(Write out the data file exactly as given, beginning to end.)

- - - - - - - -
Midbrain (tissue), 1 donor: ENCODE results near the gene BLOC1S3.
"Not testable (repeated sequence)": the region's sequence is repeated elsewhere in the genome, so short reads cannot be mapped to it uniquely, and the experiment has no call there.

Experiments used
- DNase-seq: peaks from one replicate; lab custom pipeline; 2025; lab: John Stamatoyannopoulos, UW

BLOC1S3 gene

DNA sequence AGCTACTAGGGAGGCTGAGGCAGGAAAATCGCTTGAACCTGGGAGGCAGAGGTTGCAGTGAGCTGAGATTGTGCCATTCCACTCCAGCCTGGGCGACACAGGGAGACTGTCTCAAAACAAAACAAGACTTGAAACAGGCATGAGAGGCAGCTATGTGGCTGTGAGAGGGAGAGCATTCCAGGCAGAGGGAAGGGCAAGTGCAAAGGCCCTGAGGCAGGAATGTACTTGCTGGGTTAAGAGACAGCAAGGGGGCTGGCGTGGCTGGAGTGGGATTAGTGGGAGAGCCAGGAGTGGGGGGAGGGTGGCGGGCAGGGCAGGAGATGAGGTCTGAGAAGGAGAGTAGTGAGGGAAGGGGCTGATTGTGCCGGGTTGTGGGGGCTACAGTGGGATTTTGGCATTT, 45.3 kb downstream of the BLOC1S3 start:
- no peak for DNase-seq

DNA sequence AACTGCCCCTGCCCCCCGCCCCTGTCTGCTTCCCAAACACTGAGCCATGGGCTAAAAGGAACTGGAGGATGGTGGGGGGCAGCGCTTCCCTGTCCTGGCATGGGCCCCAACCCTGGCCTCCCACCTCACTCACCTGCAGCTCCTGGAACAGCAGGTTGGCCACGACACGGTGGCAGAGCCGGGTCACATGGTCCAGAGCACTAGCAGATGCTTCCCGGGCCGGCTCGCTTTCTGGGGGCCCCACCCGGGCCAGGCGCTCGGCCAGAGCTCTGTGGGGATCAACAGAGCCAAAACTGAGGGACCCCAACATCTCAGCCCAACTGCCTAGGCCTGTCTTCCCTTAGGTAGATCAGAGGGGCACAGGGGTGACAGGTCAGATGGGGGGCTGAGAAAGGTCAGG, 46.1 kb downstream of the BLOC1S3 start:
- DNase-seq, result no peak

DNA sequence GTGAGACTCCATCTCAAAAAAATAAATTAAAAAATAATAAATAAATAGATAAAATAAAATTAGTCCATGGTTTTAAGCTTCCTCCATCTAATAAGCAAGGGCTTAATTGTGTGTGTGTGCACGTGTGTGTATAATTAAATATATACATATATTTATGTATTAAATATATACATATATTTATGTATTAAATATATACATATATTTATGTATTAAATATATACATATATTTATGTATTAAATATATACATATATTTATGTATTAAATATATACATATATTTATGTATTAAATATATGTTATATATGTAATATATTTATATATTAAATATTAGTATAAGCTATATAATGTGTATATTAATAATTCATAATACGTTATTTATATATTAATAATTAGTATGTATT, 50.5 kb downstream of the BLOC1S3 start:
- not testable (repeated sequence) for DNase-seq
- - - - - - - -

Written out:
Midbrain (tissue), 1 donor: ENCODE results near the gene BLOC1S3.
"Not testable (repeated sequence)": the region's sequence is repeated elsewhere in the genome, so short reads cannot be mapped to it uniquely, and the experiment has no call there.

Experiments used
- DNase-seq: peaks from one replicate; lab custom pipeline; 2025; lab: John Stamatoyannopoulos, UW

BLOC1S3 gene

DNA sequence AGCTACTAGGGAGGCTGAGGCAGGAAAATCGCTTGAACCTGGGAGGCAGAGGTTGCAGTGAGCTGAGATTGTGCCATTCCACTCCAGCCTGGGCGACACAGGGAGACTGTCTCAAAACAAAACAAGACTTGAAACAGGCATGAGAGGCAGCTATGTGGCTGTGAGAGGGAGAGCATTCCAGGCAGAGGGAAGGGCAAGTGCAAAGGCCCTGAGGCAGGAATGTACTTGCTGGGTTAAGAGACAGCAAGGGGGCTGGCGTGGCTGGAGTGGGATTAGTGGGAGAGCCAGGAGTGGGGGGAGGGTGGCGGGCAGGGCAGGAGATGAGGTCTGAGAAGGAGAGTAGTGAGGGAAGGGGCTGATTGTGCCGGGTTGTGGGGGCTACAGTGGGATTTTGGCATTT, 45.3 kb downstream of the BLOC1S3 start:
- no peak for DNase-seq

DNA sequence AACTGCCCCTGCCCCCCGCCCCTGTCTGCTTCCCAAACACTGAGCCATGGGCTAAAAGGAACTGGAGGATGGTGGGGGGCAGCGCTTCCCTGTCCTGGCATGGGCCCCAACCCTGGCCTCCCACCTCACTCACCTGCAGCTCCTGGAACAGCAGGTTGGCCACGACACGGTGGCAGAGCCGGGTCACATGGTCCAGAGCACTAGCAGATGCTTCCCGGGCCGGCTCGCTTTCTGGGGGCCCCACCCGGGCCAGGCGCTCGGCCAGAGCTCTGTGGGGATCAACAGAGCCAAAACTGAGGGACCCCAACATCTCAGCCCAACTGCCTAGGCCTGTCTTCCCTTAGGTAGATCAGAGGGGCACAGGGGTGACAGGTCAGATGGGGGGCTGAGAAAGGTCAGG, 46.1 kb downstream of the BLOC1S3 start:
- DNase-seq, result no peak

DNA sequence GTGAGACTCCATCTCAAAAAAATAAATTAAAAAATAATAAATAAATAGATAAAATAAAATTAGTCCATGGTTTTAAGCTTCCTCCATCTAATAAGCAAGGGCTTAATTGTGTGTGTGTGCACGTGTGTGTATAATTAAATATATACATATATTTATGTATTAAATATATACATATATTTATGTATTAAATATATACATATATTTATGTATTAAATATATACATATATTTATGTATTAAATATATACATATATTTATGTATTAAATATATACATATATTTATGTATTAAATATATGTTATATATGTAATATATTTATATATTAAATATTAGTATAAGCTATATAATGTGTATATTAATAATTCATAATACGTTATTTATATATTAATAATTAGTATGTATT, 50.5 kb downstream of the BLOC1S3 start:
- not testable (repeated sequence) for DNase-seq